Being a LFC fan, we suffered poorly when a linesman signalled a breach when Pepe Reina went to kick the ball from his hands, judged to have carried the ball out of the area. A freekick later Bolton were 1-0 up. We still should have defended better to deny the goal but there you are. I wouldn't call for the linesman to be penalised, it was a bad error. Had it occurred, like at the Valley, with seconds remaining, it would make no difference.

I certainly don't condone such errors. But I dont see the need to hit on the officials every time when they do make them, unless the error is of the kind I mentioned above re Roy Carroll. The Valley decision still allowed Charlton the chance to defend and simply clear that ball, the Carroll decision straight away denied a clear goal, too clear to accept human error over.


RedsMan.

12/30/2006 2:33 am

 
Blogger T said...

Good article Redsman, and good discussion. El and me have discussed this previously coming down on different sides of the fence.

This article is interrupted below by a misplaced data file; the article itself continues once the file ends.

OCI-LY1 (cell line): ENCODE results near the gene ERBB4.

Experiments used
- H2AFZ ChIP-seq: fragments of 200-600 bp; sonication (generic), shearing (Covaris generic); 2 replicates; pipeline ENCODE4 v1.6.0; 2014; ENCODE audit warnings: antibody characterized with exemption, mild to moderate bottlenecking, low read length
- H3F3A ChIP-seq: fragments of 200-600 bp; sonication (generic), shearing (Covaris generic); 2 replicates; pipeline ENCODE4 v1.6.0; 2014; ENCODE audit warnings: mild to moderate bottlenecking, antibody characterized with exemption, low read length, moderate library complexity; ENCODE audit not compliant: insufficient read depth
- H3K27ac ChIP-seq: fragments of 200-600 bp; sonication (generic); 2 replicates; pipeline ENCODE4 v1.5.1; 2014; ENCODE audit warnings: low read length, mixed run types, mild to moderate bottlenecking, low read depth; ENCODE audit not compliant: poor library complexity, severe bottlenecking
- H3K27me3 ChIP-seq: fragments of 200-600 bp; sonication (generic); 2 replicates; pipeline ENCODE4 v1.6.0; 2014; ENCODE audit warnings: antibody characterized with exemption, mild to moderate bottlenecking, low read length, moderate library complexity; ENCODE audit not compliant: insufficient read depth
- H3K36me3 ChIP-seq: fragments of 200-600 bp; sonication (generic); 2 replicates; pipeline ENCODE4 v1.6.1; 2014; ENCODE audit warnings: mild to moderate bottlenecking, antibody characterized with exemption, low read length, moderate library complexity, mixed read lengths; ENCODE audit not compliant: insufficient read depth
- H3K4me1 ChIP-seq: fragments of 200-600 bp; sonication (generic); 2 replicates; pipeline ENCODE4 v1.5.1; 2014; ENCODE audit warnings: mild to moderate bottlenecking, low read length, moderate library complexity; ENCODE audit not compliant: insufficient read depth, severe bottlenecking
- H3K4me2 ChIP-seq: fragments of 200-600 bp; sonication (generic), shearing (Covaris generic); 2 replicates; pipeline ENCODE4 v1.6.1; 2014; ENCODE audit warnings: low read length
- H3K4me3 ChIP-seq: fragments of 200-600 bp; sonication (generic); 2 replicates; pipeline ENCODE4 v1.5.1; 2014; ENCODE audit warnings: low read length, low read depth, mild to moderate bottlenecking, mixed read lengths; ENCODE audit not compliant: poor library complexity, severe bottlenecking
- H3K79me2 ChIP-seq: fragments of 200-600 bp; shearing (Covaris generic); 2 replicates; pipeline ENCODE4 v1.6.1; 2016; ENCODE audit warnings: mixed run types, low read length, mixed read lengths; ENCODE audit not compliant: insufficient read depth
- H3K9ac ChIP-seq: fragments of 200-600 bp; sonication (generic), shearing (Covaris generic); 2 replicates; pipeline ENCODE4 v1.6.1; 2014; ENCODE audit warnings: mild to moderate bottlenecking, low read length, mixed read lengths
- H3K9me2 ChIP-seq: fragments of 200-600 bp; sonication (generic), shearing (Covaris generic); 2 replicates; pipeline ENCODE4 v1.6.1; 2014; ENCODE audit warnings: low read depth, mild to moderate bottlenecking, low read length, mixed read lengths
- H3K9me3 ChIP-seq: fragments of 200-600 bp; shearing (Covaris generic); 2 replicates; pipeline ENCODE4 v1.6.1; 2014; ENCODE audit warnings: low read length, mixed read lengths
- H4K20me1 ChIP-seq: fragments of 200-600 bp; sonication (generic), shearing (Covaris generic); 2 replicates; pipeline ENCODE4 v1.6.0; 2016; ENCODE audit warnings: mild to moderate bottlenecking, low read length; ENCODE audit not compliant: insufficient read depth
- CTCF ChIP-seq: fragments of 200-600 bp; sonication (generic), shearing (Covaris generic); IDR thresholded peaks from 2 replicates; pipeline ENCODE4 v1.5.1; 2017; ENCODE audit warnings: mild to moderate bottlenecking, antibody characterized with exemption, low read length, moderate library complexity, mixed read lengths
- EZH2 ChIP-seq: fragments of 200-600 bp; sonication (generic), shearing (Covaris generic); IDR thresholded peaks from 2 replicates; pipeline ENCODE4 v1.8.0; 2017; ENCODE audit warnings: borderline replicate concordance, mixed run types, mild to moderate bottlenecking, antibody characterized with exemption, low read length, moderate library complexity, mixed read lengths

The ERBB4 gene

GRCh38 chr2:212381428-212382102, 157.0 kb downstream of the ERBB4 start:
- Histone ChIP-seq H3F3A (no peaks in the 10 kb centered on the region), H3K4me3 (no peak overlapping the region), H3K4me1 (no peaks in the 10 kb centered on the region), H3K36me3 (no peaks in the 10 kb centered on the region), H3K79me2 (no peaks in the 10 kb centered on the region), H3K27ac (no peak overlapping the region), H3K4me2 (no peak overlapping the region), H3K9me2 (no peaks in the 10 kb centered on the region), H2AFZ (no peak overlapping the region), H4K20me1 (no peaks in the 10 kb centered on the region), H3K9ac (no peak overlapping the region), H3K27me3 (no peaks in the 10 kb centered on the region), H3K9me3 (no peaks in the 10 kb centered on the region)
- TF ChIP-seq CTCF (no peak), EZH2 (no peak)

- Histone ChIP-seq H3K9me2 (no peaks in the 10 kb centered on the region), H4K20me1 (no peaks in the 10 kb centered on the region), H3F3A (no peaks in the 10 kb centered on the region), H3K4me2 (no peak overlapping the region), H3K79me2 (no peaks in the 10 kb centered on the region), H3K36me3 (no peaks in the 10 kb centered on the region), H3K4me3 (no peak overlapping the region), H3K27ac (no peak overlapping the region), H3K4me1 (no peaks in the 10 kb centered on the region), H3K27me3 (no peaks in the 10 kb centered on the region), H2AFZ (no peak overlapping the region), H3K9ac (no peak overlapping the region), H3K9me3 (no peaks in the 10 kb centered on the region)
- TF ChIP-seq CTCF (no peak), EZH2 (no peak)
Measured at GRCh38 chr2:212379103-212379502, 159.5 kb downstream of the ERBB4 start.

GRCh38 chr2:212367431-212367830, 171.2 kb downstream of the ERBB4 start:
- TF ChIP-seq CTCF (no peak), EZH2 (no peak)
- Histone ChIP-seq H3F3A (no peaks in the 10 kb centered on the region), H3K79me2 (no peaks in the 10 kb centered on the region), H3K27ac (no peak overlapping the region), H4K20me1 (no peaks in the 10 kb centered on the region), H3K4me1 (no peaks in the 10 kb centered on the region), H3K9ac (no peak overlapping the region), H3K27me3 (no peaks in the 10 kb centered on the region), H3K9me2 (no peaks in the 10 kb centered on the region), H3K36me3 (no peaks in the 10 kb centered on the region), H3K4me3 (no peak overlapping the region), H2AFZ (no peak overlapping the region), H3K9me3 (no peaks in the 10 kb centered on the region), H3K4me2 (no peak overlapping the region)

Practically, there is the concern that the 'monitor ref' will feel obliged to use his power many times during match and hence really interrupt the rhythm and pace of matches. Today, for example, watching my team get beaten at Bramall lane (not enjoyable viewing!) I thought the ref missed quite a few things. If I was in the booth as a video ref I would then have been stopping the play quite often... and this would also have perhaps undermined the confidence of the ref on the pitch as well as causing too many interruptions of the match.

Anyways, back to the Charlton match, it was a howler of a decision by the assistant ref... me and my brother couldn't believe the decision and I was soon in contact with Redsman who concurred. But this incident alone does not convince me that video tech is the answer... competent decision-making by officials in the heat of the moment is what is required and introduction of sanctions for really bad decisions (like the Dermot Gallacher example highlighted by Redsman) for me is the more appropritate solution.

(P.S. Thanks Striker and El for your good wishes for the new year... they are certainly reciprocated by the EFT team).

12/30/2006 8:26 pm

 
Anonymous Anonymous said...

Oh, while your at it, why not write about when Sheffiedl united were big boys last night against Arsenal, men and boys it was and hats off to Utd who shut up on Arsene's boys. Jagielka in goal for 30mins and they still didnt score! Oh yes, the team we will all fear looking at the teamsheet......ha!

12/31/2006 11:59 am